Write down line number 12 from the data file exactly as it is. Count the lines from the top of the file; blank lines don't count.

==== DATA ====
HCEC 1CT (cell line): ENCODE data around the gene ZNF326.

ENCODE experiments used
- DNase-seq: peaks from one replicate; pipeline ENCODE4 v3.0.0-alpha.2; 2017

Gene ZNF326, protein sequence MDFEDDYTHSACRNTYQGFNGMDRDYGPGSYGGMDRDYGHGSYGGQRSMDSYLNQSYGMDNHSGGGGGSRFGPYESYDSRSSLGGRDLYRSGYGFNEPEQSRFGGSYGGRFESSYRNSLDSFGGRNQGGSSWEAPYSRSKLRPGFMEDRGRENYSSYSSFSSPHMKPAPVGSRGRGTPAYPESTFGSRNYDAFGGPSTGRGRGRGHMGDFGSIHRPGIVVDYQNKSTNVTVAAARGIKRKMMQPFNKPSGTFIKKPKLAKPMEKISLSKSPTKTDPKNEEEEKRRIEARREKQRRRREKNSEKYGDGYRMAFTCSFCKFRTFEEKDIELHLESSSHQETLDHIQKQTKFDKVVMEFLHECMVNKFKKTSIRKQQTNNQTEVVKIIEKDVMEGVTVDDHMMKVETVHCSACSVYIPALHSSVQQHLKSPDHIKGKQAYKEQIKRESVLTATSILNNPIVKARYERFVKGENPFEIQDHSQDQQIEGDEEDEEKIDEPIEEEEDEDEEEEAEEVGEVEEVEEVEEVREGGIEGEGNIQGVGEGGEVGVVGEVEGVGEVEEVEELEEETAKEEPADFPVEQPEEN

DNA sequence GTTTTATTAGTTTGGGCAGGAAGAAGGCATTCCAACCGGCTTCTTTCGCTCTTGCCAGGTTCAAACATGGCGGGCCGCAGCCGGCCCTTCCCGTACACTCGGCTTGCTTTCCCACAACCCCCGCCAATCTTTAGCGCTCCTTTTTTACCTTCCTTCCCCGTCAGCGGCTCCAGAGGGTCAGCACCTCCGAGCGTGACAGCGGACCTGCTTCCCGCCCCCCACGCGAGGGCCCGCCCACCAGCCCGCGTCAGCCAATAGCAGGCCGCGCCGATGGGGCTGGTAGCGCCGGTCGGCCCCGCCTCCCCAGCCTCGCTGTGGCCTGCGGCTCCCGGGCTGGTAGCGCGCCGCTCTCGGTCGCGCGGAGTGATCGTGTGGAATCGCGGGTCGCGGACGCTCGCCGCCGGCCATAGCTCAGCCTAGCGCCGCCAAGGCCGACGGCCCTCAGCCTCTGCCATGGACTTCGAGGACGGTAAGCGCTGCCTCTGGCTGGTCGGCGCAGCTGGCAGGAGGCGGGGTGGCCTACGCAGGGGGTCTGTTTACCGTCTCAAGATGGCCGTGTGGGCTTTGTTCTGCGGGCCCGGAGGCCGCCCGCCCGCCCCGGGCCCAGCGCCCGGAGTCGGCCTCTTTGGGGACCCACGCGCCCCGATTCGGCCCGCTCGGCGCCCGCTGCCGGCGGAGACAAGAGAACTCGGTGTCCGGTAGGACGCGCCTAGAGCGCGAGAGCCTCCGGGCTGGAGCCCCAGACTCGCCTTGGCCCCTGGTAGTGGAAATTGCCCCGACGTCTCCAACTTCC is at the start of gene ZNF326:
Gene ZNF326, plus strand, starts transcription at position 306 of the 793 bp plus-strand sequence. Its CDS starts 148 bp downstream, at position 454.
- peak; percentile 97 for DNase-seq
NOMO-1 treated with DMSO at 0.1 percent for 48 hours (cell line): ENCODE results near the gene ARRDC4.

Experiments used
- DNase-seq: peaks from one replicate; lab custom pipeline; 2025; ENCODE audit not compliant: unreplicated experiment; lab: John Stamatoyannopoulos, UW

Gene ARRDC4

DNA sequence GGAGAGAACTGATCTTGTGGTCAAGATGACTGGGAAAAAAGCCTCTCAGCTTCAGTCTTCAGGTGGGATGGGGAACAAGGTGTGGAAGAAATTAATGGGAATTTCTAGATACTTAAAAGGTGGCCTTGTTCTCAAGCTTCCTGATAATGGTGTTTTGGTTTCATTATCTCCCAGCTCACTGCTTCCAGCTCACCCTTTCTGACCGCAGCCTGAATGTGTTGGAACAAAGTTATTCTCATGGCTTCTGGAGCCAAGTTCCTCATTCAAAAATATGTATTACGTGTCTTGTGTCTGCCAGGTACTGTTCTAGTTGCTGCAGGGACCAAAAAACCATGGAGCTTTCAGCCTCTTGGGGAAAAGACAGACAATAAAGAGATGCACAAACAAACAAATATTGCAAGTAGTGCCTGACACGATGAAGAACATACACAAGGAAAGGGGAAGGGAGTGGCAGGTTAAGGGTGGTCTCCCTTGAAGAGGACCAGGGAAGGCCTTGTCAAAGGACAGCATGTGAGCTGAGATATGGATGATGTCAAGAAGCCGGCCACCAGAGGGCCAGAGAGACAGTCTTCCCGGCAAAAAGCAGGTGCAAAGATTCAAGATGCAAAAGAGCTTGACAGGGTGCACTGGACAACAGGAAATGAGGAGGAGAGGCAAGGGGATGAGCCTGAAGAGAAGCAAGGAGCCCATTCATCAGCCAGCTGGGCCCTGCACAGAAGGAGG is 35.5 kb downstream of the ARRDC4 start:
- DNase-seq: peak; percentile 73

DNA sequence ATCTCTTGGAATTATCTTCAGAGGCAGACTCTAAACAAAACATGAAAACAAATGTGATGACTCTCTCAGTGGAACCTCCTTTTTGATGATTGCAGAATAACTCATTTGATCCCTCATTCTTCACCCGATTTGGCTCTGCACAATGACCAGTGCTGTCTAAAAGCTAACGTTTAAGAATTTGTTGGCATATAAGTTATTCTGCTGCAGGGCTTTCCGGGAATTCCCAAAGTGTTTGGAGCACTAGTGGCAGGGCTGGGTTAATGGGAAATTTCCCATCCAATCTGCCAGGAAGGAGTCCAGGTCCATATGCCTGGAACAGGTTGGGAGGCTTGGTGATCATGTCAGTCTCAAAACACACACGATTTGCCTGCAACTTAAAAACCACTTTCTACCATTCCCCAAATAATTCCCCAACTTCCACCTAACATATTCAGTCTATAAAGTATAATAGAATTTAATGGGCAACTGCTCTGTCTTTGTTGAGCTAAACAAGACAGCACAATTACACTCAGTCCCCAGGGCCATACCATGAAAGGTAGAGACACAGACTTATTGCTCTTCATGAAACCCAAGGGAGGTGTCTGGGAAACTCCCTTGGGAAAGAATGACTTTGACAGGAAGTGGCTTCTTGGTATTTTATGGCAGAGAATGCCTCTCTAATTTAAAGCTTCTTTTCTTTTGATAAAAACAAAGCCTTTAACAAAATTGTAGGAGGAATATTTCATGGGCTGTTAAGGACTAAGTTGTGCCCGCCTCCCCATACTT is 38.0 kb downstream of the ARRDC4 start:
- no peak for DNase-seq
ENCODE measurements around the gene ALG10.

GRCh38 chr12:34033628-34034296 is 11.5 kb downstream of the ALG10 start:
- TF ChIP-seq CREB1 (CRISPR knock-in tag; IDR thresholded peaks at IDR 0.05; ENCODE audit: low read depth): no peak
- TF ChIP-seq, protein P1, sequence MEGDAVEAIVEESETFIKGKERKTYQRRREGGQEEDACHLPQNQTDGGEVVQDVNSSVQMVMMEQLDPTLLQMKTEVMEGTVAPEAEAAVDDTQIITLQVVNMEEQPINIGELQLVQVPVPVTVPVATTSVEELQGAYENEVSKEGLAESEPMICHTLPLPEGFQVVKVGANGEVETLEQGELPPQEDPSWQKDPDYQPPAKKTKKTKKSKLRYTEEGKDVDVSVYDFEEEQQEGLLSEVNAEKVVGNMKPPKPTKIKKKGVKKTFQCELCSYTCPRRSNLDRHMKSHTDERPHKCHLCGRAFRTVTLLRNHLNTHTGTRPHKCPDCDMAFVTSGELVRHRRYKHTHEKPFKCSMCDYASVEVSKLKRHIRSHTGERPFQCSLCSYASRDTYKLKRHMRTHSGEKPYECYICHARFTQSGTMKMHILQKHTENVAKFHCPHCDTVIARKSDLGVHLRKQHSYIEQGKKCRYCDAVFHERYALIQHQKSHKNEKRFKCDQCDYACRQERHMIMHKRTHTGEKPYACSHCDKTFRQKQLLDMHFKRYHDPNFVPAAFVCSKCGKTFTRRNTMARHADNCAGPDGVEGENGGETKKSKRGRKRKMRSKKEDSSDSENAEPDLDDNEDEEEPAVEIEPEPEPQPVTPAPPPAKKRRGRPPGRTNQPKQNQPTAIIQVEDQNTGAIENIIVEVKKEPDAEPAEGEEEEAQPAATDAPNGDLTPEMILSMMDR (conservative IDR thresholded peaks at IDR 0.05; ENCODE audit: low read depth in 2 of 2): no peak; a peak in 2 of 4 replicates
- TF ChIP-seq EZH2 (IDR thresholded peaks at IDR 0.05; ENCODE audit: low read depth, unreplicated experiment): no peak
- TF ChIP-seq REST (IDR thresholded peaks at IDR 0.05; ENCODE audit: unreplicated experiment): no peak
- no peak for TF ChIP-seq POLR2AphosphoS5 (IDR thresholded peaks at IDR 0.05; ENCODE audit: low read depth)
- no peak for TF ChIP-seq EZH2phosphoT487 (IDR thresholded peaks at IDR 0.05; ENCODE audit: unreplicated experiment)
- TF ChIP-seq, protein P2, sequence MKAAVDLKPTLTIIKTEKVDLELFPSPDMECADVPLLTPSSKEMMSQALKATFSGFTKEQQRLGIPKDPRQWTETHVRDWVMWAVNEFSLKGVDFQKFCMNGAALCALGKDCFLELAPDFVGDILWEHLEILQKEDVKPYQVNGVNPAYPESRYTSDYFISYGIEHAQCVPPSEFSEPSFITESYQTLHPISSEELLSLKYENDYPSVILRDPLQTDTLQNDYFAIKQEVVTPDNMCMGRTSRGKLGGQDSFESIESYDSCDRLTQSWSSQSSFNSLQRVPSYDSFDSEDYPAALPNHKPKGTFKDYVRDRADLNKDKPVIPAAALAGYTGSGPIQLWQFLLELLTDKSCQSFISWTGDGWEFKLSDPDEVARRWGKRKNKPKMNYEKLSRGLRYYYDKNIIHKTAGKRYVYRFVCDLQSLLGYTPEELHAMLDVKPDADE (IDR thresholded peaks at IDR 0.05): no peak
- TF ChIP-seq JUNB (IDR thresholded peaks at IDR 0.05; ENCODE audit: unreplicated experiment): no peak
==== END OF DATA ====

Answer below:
DNA sequence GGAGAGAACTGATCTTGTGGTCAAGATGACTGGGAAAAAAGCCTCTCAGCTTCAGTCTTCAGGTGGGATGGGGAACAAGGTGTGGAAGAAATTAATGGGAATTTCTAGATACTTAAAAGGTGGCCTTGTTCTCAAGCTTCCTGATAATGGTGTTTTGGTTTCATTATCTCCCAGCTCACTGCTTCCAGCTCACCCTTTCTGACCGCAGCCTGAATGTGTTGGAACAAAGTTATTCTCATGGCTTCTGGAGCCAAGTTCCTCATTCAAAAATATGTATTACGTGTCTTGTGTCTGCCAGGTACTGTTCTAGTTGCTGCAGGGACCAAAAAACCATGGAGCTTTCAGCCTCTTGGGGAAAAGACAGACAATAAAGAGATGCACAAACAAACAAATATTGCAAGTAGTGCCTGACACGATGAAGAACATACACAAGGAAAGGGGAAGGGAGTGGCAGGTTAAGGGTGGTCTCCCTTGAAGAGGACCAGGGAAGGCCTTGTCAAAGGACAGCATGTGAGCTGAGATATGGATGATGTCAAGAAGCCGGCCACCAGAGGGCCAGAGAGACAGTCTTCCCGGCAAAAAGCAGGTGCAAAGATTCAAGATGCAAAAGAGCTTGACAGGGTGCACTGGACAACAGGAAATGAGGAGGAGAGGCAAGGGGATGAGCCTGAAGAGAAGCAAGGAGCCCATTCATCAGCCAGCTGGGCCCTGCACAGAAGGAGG is 35.5 kb downstream of the ARRDC4 start: